In either case, I gave the presentation tonight and it went fairly well (although I haven't received feedback from my peers yet). I thought it was a good mix of content and humour, and some very good discussion came out of it. At first I was nervous as I had prepared 22 slides, and within the first five minutes I had already went through 6 slides. However, the intro was the more boring part of the presentation. Discussions started breaking out during the meat of my content as expected. My presentation lasted 35 minutes which is about right.
Anyways, doing a presentation at the graduate level is quite different from other presentations I had given in the past. This class is setup as a seminar style class, where students give presentations on research papers that they read. All students are expected to read the paper ahead of time, and the presenter is supposed to facilitate discussions. So, people are free to make comments throughout the talk which makes the experience more interactive and interesting. The conversation felt very relaxed, casual, and natural as we got into it. Everyone seemed quite supportive and respective of each other during the discussion.
A supportive audience is very different from my undergraduate experience. In business for example, the presentation is supposed to be very professional (ie you have to dress up), and you talk the whole time, and you leave time at the end for questions. The audience waits for the end like vultures circling its prey. During question period, you're hit with hard questions or opinions which are intended to poke holes in your business plan, and you pray to merely survive the barrage of questions. Usually before a presentation, I would have a group meeting with my team members to guess what questions will be thrown at us, and develop a strategy of how to answer. We had this one prof, Carter, who was sometimes able to decimate an entire group's belief in their business plan by using a single zinger question. So, the audience seemed very hostile in my business courses.
Presentations in computer science classes weren't much better. There's always some uber-geek who will ask some nit-picky question, or he'll give some obscure tangent question that's supposed to illustrate how stupid and ignorant you are. Once the uber-geek draws first blood, it's all over, all the lesser geeks swarm you with stupid questions as well. Question period is merely an ego building excercise for the uber-geeks. I'll admit I'm guilty of asking some really tough questions as well. In either case, I didn't get any zinger questions from the audience tonight.
The strategy I used for creating this presentation was kind of irrational. I spent a lot of time designing and perfecting a pretty look-and-feel for my Powerpoint slides, even though content is what really mattered. I rationalized it by thinking, even if I crash and burn in the presentation, then at least I have pretty slides. In the end, the content worked wonderfully with the design. I blame this on my web designer origins.
Anyways, the presentation was not as bad as I had imagined. It was actually quite an enjoyable experience. So, this is a small glimpse into grad school, more to come later. (Warning, my opinions are biased as this is the first grad level course I've ever taken ... the honeymoon could end very quickly and/or badly.)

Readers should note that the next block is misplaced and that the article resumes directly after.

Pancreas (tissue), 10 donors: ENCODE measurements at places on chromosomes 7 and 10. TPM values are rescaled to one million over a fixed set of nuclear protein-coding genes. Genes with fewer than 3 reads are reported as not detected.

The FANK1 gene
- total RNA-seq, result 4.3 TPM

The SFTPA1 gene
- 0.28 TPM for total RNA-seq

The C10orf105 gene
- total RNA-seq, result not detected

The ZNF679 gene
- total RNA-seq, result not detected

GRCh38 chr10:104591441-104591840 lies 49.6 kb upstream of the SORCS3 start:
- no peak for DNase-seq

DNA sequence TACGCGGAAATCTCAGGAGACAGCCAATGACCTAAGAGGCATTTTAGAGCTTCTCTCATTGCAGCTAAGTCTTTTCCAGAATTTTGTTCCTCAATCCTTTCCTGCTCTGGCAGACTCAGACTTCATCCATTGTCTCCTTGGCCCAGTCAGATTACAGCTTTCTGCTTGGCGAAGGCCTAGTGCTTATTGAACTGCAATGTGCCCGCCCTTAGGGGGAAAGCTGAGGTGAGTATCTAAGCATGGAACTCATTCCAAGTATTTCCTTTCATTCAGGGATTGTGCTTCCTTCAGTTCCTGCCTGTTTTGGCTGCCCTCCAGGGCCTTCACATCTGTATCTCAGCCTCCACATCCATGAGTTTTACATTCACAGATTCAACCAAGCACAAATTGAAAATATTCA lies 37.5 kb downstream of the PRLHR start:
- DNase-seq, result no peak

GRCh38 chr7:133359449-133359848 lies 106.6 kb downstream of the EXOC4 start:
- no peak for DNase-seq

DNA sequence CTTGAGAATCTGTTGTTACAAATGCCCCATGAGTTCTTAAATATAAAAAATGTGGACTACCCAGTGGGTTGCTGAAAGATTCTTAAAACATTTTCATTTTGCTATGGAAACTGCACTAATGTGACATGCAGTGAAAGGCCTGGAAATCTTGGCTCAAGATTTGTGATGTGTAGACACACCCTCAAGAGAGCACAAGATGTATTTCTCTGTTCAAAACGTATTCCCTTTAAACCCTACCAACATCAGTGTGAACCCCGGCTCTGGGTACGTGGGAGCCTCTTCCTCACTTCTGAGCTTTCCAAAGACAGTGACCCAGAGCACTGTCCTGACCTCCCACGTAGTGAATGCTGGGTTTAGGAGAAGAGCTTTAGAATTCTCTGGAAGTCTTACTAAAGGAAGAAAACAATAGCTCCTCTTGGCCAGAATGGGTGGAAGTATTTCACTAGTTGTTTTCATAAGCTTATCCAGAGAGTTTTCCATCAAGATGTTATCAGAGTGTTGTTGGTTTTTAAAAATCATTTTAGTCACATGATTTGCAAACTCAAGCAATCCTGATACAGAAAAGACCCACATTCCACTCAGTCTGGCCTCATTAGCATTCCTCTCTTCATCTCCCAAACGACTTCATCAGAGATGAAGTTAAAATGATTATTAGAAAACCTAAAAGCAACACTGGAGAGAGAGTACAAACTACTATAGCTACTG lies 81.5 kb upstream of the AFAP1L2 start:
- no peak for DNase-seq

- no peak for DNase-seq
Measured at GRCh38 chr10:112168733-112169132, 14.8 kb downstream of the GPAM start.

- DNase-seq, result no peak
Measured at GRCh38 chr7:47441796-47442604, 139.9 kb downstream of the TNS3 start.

Sunday, January 23. 2005
Today started out as any typical Sunday. I had breakfast, picked people up, and went to church. I always arrive an hour early because I have to setup the sound and computer equipment for the service. So the time is 9:30am and service starts at 10:30am.
10:00am - I'm informed that a missionary will be speaking today, and she will be presenting a slideshow of pictures at around 11:00am. I meet the missionary, and she hands me three CDs which I assume is a Powerpoint presentation.
10:15am - A laptop arrives, so I patch that into the video projection system, and boot it up.
10:25am - I'm browsing through the CDs for a Powerpoint presentation and realize there isn't one. The CDs contain around 150 large photo files and that's it. I can't project each individual photo onto the screen, so I open up Powerpoint on the laptop. I'm thinking, oh yeah, I can put together a Powerpoint presentation in half an hour .... no problem. To my horror, I find that the laptop's Powerpoint is disabled because the license activation has not happened, and you need to enter a serial number to activate it. Gah!
10:30am - I get someone to let me into the church offices in hopes of building a Powerpoint presentation. After playing around with Powerpoint, I figure that this isn't going to work. Powerpoint is trying to import each photo onto the hard drive. I don't want that, I want Powerpoint to just read off the CD. In addition, I have to manually resize each photo to fit the slide as these pictures are super large photos.
10:45am - I ditch Powerpoint and improvise. I open up a plain text editor and I start hacking together a website that will read photos directly off the CD. The beauty of a website is that you can automatically set the height and width of every photo by going height=600, width=800. In addition, webpages are relatively small in size, so you can easily fit them onto a disk.
11:00am - I got all the photos from CD #1 onto a webpage. I quickly save the webpage to disk and run upstairs to the laptop. Thankfully Tom (benevolent founder of Islandnet) was sitting upstairs, so I got him to help run the show while I finish the other webpages. I run back downstairs.